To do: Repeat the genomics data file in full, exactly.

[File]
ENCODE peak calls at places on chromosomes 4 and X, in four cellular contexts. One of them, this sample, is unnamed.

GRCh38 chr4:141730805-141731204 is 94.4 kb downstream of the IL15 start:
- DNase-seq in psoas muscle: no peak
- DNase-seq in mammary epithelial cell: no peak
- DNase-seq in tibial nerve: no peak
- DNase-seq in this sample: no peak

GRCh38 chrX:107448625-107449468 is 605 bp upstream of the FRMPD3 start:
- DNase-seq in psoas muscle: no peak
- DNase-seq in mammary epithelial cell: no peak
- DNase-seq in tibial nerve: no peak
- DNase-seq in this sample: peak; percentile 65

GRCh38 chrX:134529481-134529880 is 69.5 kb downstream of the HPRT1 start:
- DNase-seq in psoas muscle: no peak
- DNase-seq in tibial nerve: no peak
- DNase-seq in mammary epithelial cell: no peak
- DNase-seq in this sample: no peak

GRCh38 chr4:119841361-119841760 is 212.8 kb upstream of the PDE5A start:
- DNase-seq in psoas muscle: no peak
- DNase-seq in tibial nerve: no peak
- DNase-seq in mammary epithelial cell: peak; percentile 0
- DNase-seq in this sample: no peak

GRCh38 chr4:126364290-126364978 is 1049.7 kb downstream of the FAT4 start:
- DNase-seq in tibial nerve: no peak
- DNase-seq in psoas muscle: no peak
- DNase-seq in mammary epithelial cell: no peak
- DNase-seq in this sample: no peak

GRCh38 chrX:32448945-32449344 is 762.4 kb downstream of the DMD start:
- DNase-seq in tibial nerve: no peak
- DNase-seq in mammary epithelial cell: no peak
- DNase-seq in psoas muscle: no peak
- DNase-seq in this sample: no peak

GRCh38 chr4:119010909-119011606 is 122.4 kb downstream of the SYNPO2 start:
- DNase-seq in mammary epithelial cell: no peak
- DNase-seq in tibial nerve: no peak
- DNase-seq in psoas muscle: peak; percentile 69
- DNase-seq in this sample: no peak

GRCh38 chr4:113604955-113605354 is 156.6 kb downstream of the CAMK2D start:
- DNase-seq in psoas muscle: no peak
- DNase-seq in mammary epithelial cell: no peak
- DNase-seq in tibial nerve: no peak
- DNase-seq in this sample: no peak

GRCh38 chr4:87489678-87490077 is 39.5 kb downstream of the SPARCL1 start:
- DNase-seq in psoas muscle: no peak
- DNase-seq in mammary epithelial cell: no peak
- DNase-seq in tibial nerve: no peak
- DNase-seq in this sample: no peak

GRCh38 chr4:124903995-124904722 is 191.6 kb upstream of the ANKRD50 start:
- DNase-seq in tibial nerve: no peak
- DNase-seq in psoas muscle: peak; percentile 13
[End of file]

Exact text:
ENCODE peak calls at places on chromosomes 4 and X, in four cellular contexts. One of them, this sample, is unnamed.

GRCh38 chr4:141730805-141731204 is 94.4 kb downstream of the IL15 start:
- DNase-seq in psoas muscle: no peak
- DNase-seq in mammary epithelial cell: no peak
- DNase-seq in tibial nerve: no peak
- DNase-seq in this sample: no peak

GRCh38 chrX:107448625-107449468 is 605 bp upstream of the FRMPD3 start:
- DNase-seq in psoas muscle: no peak
- DNase-seq in mammary epithelial cell: no peak
- DNase-seq in tibial nerve: no peak
- DNase-seq in this sample: peak; percentile 65

GRCh38 chrX:134529481-134529880 is 69.5 kb downstream of the HPRT1 start:
- DNase-seq in psoas muscle: no peak
- DNase-seq in tibial nerve: no peak
- DNase-seq in mammary epithelial cell: no peak
- DNase-seq in this sample: no peak

GRCh38 chr4:119841361-119841760 is 212.8 kb upstream of the PDE5A start:
- DNase-seq in psoas muscle: no peak
- DNase-seq in tibial nerve: no peak
- DNase-seq in mammary epithelial cell: peak; percentile 0
- DNase-seq in this sample: no peak

GRCh38 chr4:126364290-126364978 is 1049.7 kb downstream of the FAT4 start:
- DNase-seq in tibial nerve: no peak
- DNase-seq in psoas muscle: no peak
- DNase-seq in mammary epithelial cell: no peak
- DNase-seq in this sample: no peak

GRCh38 chrX:32448945-32449344 is 762.4 kb downstream of the DMD start:
- DNase-seq in tibial nerve: no peak
- DNase-seq in mammary epithelial cell: no peak
- DNase-seq in psoas muscle: no peak
- DNase-seq in this sample: no peak

GRCh38 chr4:119010909-119011606 is 122.4 kb downstream of the SYNPO2 start:
- DNase-seq in mammary epithelial cell: no peak
- DNase-seq in tibial nerve: no peak
- DNase-seq in psoas muscle: peak; percentile 69
- DNase-seq in this sample: no peak

GRCh38 chr4:113604955-113605354 is 156.6 kb downstream of the CAMK2D start:
- DNase-seq in psoas muscle: no peak
- DNase-seq in mammary epithelial cell: no peak
- DNase-seq in tibial nerve: no peak
- DNase-seq in this sample: no peak

GRCh38 chr4:87489678-87490077 is 39.5 kb downstream of the SPARCL1 start:
- DNase-seq in psoas muscle: no peak
- DNase-seq in mammary epithelial cell: no peak
- DNase-seq in tibial nerve: no peak
- DNase-seq in this sample: no peak

GRCh38 chr4:124903995-124904722 is 191.6 kb upstream of the ANKRD50 start:
- DNase-seq in tibial nerve: no peak
- DNase-seq in psoas muscle: peak; percentile 13